Belo Horizonte: A Complete City

Founded during the 19th Century, former mining city Belo Horizonte has grown to become a metropolitan area with 4 million people — one of Brazil’s largest. The capital of the Minas Gerais region is an economic and cultural centre with many green areas, and the UN has placed it as the city with the highest standard of living in Latin America. It has recently discovered new reasons to attract people — and tourists.

From the football pitch to the dining table

Football fandom in Brazil is practically a religion and Belo Horizonte is no exception. Independência Stadium and Governador Magalhães Pinto Stadium (or Mineirão, as the locals call it) were the stage for the 1950 and 2014 World Cups. These events have helped to shine a light on the city and increase the influx of tourists in search of local attractions... which inevitably include food and nightlife.

The local cuisine includes typical mineiro dishes: frango ao molho pardo (chicken cooked in blood), tutu à mineira (bean purée) and feijão tropeiro (another bean dish), as well as generous deserts — doce de leite (a milk confection) and brigadeiros (Brazilian chocolate truffle). The most crowded restaurants can be found at the lively Santa Tereza neighbourhood, but you should set aside some time to discover the just how many different types cheese and cachaça you can taste at Belo Horizonte’s Central Market!

Nightlife and Culture in the Horizon

To help with your digestion, nothing like tasting the local alcoholic beverages — cachaça and caipirinha — and go out for some dancing. A local proverb will tell you a lot about life in Belo Horizonte: não temos mar, vamos ao bar (“We have no sea, let’s go the bar”). Most socializing occurs around a night out with a nice dinner and drinks, and Belo Horizonte is known as the country’s “pub capital” (“capital do boteco”).

To find out more about this side of the city, just go to one of the many bars and nightspots near the Savassi area or Avenida do Contorno. The more dedicated night owls can also head for the clubs and bars at Mercado das Borboletas, (“Butterfly Market”) another local landmark where you can dance to electronic music and Brazilian funk, or maybe catch a concert.

Belo Horizonte’s musical scene has brought forth some talent during the last few decades. During the 1960’s, Milton Nascimento, one of Brazil’s most important singer-songwriters, settled here to begin his career. During the 80’s and 90’s, the city became a heavy metal capital after a local band, Sepultura, built a successful international career. Classical music is also played here: the Minas Gerais Philharmonic Orchestra regularly plays at its auditorium, Sala Minas Gerais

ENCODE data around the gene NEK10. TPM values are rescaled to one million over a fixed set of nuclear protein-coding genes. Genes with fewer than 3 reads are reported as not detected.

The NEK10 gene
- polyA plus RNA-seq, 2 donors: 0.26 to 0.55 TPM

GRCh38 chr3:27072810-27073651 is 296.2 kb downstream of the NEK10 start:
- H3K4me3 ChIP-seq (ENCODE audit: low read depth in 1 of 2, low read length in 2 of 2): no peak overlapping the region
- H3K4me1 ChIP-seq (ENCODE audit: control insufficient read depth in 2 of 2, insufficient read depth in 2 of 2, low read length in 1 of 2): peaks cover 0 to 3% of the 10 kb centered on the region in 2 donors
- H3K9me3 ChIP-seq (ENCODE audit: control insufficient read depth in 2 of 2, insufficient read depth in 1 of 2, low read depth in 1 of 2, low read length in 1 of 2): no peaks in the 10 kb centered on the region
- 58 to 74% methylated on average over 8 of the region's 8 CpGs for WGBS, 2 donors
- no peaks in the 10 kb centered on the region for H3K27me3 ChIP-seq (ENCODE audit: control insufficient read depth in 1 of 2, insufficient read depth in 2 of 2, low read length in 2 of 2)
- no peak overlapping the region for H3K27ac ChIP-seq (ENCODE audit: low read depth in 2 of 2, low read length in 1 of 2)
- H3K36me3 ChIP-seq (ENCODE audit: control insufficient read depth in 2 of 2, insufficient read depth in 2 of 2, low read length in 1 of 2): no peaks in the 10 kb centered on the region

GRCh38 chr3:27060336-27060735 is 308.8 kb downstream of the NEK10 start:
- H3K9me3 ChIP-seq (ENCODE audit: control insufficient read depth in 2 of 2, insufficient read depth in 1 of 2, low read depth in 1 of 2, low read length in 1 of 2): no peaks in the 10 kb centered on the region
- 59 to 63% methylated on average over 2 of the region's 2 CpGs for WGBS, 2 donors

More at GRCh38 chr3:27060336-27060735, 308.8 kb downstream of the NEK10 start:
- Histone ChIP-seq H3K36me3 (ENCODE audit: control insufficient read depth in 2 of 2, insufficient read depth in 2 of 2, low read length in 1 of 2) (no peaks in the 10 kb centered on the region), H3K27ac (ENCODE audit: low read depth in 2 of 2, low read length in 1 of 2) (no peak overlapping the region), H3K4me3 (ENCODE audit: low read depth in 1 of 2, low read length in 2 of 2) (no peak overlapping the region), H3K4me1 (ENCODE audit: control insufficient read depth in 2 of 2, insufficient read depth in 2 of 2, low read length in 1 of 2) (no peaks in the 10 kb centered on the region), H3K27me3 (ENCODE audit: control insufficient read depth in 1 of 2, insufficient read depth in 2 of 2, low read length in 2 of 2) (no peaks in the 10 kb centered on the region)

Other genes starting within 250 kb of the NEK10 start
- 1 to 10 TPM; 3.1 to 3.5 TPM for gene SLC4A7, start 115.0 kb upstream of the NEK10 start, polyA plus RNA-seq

The extensive music, dance and theatre programming at SESC Palladium and Palácio das Artes, cultural centres also underscore the importance of culture in Belo Horizonte’s daily life. At the city centre we also find the Circuito Cultural Praça da Liberdade — this former government block now houses an extensive museum area, including institutions like Memorial Minas Gerais Vale (a museum dedicated to Minas Gerais’ art, culture and history) and Centro de Arte Popular Mineira. Also near Praça da Liberdade, architecture buffs can enjoy the Niemeyer Building, a work by the great brazilian architect Óscar Niemeyer.
Finally, it must pointed out that Belo Horizonte has no shortage of festivals: the International Festival Of Photography, the Belo Horizonte Literature Festival, FestCurtas (short film festival), Elektronika (electronic music, digital arts and technology) or Savassi Festival (jazz and instrumental music), among other events.

A Trip through Nature

In Belo Horizonte, the modern world coexists with Nature. The local climate is pleasant all year round and encourages visitors to enjoy ecotourism and outdoor activities. 
The city has plenty of green areas, such as the Américo Renné Giannetti City Park. The Pampulha area is also definetly worth a visit — its attraction include an ecological park, the Museu de Arte da Pampulha, the Niemeyer-designed Saint Francis Church and relaxing sunsets at the Lagoa da Pampulha, an artifical lake built during the 1940’s. The nearby gardens were designed by Burle Marx
Finally, you can end your trip to Belo Horizonte with a visit to the outskirts of the city, exploring waterfalls, caves and green landscapes of the Serra do Curral mountain range. If you have some time left for a road trip, drive 50 kilometres to the southwest and get to know Inhotim. The place is a peculiar mix between nature park and art gallery: 275 acres of palm trees and gardens with installations and sculptures created by contemporary Brazilian artists. Inhotim is widely regarded as South America’s largest open air gallery.

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